These mashups illustrate how far and how fast Internet web site development is progressing. Combined, they provide quick and timely access to the D.C. goings-on that so vitally affect our interests. Kudos to Sunlight Foundation for sponsoring this contest, and to all the participants.
tags: Internet

The Media Are the Message

Sep 06, 2008
Is the Mainstream Media (MSM) finished? Has consolidation and the bean counters taken us past the point of no return?

  • Item: Before that staunch Democrat Bill Clinton signed the Telecommunications Act of 1996, conservative Clear Channel owned the maximum number of radio stations allowed: 40. Afterwards, at their peak, they owned nearly 1,200.1
  • Item: Twenty-five years ago, 50 corporations controlled the vast majority of the MSM (newspapers, radio, and television). In 2004, that number was down to five.2
  • Item: The number of foreign correspondents, during a period when we desperately needed to know more about the world, dropped from 188 in 2002 to 141 in 2006. Major newspapers such as the Boston Globe and Baltimore Sun have closed all their foreign bureaus.3
  • Item: The administration, as part of what we have termed its Exit Strategy, has proposed cuts to funding for public broadcasting—the most trusted institution among the MSM—4that would slash 56 percent of their annual budget.5
Common Cause, in their recent report,6 identified significant problems with MSM today, including:
  • Consolidation
  • Failure to serve local interests
  • The assault on public broadcasting support
  • Attacks on Net Neutrality
  • An FCC deaf to the voice of the public
  • Flawed transition to digital television
Though on page 2 the reports asserts, “The media cannot play its role effectively unless it is independent from government influence,” we have to wonder whether the opposite is not more the case today. Whether or not the media has undue influence over the government or not, it will require government influence to fix the problems with media.

Newspapers may be purely private endeavors; the airwaves, however, are public, and those who utilize them are required by law to serve the public interest, and not merely the interests of their masters. As the report reminds us, “We have the obligation and authority to regulate the media to encourage it to perform its constitutionally intended role, and we have limits on overregulation that would stifle the role of the media. The trick is to find the right balance. The balance is out of kilter and it is time to assert responsible regulation so that the media can more effectively serve our democracy.” (pp. 2-3)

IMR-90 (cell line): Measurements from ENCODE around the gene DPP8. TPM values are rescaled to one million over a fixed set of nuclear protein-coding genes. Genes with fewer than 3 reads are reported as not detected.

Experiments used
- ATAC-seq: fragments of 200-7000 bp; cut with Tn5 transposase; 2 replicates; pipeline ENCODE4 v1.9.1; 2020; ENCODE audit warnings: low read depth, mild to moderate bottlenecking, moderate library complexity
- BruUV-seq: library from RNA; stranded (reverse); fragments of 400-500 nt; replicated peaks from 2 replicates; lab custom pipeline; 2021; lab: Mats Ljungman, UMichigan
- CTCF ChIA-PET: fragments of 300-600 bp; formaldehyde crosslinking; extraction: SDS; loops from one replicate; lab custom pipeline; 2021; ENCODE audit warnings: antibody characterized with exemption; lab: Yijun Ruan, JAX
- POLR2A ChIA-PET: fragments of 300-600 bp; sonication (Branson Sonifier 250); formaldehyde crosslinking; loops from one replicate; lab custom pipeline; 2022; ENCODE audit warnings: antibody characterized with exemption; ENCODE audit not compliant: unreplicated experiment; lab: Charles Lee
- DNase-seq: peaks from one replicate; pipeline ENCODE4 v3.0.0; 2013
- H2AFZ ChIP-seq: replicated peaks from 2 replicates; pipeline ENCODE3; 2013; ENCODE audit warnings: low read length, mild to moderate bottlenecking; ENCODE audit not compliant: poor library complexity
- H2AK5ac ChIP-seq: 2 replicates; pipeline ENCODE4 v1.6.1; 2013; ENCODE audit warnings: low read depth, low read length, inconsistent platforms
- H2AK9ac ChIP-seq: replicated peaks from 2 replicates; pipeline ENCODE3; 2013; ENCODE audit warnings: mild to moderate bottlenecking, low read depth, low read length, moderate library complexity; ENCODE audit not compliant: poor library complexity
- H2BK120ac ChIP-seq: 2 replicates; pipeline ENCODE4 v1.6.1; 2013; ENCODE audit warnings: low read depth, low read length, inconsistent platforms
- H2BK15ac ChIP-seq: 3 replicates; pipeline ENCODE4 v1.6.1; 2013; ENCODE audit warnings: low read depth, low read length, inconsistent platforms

The report suggests solutions to each of the problems it identifies, and it is at least worth downloading for future reference and for the record it provides of the campaign contributions and lobbying expenditures of 24 major MSM players.

In our view, the MSM is probably beyond redeeming as a public service (where is Ralph Nader, for instance, who is polling 6-8 percent in some places despite a 100 percent MSM blackout?). We need rather to turn our attention to preserving Net Neutrality, already suffering from corporate incursions that threaten the nature and value of this brave new medium. Once Internet service providers (ISPs) obtain the right to charge sites for moving into the fast lane, the Net is dead. That day is at hand, and a McCain presidency will see it implemented.

ISP mega-giants Comcast and Verizon know this very well, and since 2005 it’s been worth a cumulative $75 million to them in campaign contributions and lobbying to make that point to our elected public servants.
____________________
1False Premises, False Promises, by Peter DiCola, Research Director, Future of Music Coalition, December 2006 (Accessed September 1, 2008)
2Media Reform Information Center (Accessed July 26, 2008)
3US media can’t cover the news if they don’t cover the world, by John Hughes, The Christian Science Monitor, February 7, 2007 (Accessed September 1, 2008)
4National Roper Poll Ranks PBS #1 in Public Trust for the Fourth Consecutive Year, PBS Press Release, March 22, 2007 (Accessed September 1, 2008)
5Administration’s budget proposal includes unprecedented cuts for public broadcasting,from Tell Them Public Matters.org, undated (Accessed September 1, 2008)
6Media and Democracy in America Today: A Reform Plan for a New Administration (.pdf) (Accessed September 1, 2008)
tags: Internet